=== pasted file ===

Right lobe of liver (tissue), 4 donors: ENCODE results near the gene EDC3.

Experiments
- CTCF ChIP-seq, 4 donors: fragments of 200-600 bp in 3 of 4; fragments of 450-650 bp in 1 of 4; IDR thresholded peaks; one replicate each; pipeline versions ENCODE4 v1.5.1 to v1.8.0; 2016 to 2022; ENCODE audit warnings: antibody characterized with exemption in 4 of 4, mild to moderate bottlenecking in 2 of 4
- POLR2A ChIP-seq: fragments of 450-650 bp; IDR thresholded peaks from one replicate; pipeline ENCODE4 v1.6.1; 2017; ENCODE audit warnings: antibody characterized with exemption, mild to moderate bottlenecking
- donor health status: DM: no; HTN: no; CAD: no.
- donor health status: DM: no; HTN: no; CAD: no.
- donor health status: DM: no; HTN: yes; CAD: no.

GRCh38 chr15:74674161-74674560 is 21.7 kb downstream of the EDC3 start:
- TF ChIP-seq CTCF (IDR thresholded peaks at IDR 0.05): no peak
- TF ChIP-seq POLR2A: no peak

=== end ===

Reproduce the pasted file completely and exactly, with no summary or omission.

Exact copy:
Right lobe of liver (tissue), 4 donors: ENCODE results near the gene EDC3.

Experiments
- CTCF ChIP-seq, 4 donors: fragments of 200-600 bp in 3 of 4; fragments of 450-650 bp in 1 of 4; IDR thresholded peaks; one replicate each; pipeline versions ENCODE4 v1.5.1 to v1.8.0; 2016 to 2022; ENCODE audit warnings: antibody characterized with exemption in 4 of 4, mild to moderate bottlenecking in 2 of 4
- POLR2A ChIP-seq: fragments of 450-650 bp; IDR thresholded peaks from one replicate; pipeline ENCODE4 v1.6.1; 2017; ENCODE audit warnings: antibody characterized with exemption, mild to moderate bottlenecking
- donor health status: DM: no; HTN: no; CAD: no.
- donor health status: DM: no; HTN: no; CAD: no.
- donor health status: DM: no; HTN: yes; CAD: no.

GRCh38 chr15:74674161-74674560 is 21.7 kb downstream of the EDC3 start:
- TF ChIP-seq CTCF (IDR thresholded peaks at IDR 0.05): no peak
- TF ChIP-seq POLR2A: no peak